* Want to see a group of assistant district attorneys from the Bronx throwing up gang signs in their holiday photo? Of course you do! How seriously is the Bronx DA’s office taking the picture even though local defense attorneys are pissed? Not very! [New York Daily News]
* “What he did was out of line, inappropriate, unnecessary, and hurtful.” There’s a scandal brewing over at Mercer Law, where a professor apparently thought it would be prudent to use the “N-word” during his constitutional law class. [Macon Telegraph]
* Gilberto “Cannibal Cop” Valle wants his conviction for illegally accessing NYPD databases to be overturned to improve his chances of getting into law school. He shouldn’t be worried — some schools accept convicted murderers. [New York Post]
* Thelen LLP’s bankruptcy case, first filed way back in 2009, is finally moving towards its conclusion. The last holdout partners who refused to settle must now pay back their monthly draws from the firm’s final year. Too bad, so sad. [National Law Journal]
* Ladies, have a pudding pop: Martin D. Singer of Lavely & Singer, better known these days as Bill Cosby’s lawyer, wants the media to stop publishing “unsubstantiated, fantastical stories” about the comedian’s alleged rape victims. [Chicago Tribune]
* The grand jury in the Michael Brown shooting is still undecided on the case. Perhaps they’ll have a decision before Thanksgiving so everyone in Ferguson can enjoy their turkey in peace (or in protest, depending on how it comes out). [CNN]
* Everyone knows Bingham McCutchen is considering a merger with Morgan Lewis, but not many know bankruptcy may be an option. It’s a remote option, but still an option. [Boston Globe]
* When Kaye Scholer moved offices, it left behind most of its library. “It tells you everything you need to know about law firm libraries”: they’re not necessary. [New York Times]
* Everyone loves the Sixth Amendment: Thanks to money from Koch Industries, the National Association of Criminal Defense Lawyers will offer better indigent defense training. [WSJ Law Blog]
* The judge in Adrian Peterson’s case won’t be replaced, despite the fact that he called the lawyers involved in the case “media whores.” Meh, Peterson’s attorney says he’s been called worse. [Bloomberg]
* Gilberto Valle, better known as the “Cannibal Cop,” really wants to go to law school. He’s apparently scored quite well on LSAT practice tests. Do law school ladies look delicious or what? [New York Post]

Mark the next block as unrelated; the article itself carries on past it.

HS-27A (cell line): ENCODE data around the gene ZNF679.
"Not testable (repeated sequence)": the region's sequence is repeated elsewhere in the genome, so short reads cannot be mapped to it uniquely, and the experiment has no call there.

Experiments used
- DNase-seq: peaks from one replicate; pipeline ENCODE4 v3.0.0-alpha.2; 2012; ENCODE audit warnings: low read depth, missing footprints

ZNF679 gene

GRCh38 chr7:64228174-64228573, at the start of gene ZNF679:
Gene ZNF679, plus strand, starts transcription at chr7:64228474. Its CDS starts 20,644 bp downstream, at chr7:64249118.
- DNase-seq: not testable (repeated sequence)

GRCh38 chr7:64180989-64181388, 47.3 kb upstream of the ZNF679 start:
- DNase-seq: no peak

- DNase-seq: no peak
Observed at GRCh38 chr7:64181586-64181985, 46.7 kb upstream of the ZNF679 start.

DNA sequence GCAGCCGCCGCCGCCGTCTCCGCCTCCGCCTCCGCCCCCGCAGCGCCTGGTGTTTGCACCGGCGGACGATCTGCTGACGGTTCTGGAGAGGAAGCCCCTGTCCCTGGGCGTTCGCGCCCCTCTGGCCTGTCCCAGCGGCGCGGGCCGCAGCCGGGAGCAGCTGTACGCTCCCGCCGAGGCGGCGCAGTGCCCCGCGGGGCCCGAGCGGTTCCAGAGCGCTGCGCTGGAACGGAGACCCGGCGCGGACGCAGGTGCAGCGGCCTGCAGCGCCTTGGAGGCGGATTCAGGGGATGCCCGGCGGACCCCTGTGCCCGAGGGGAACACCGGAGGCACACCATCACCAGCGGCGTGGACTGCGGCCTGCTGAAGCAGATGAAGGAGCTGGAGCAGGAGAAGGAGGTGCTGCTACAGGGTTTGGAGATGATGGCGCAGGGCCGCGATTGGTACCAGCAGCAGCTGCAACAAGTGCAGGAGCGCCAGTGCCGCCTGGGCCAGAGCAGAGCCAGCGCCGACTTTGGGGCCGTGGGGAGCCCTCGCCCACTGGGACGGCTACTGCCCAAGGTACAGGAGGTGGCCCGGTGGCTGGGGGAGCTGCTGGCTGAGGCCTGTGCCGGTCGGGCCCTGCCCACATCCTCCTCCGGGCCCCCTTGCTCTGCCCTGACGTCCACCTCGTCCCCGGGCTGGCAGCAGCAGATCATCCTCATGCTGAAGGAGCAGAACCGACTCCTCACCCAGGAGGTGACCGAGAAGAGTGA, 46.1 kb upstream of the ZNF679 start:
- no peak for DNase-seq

With its critical impact on the world economy and global trade, privacy legislation in Asia has been extremely active in the last several years. A recently released report, Privacy Laws in Asia, written by Cynthia Rich of Morrison & Foerster LLP for Bloomberg BNA, analyzes commonalities and differences in the privacy and data security requirements in countries including Australia, India, Hong Kong and more.
This report gives you at-a-glance access to a side-by-side chart comparing four key compliance areas, a country-by-country review of the differences and special characteristics in the law, and explanations of the common elements of the privacy laws in 11 jurisdictions.
A jury is most likely to find people guilty the more they’re doing something that the jurors themselves think of as not funny and, in fact, really quite repugnant.
* The Fifth Circuit upheld a federal law banning gun sales to people under 21 years old. Oh! The humanity! What will the nation’s teenagers do without booze or their own guns? [WSJ Law Blog]
* A New York cop is charged with planning to kidnap, cook, and eat 100 women. Gross. I wonder if this will tarnish the NYPD’s sterling reputation. [Daily Intel / New York Magazine]
* Scratching your nuts in public is gross, but it’s not the same as, uh, some other grosser, more illegal activities. It would behoove this woman to learn to recognize the difference. [Legal Juice]
* Should wearing “personality” glasses count against a criminal defendant? I dunno, but as a guy who has to wear glasses I find it bizarre that people choose to wear them as fashion accessories. Might as well wear a useless prosthetic arm too; I hear they’re the next hip trend. [Legal Blog Watch]
* Another intra-family lawsuit: Geoffrey Richards, who teaches at Northwestern Law School, has been sued by his 95-year-old grandfather over a family financial dispute. The grandfather is also calling Richards a “scoundrel” and the “greatest disappointment” in his life. Ouch. [DealBreaker]
* President Obama has endorsed several same-sex marriage ballot proposals. Nice work, Barry. [BuzzFeed]
* Insights and advice for people interested in fashion law (from Ron Coleman and others). [Likelihood of Confusion]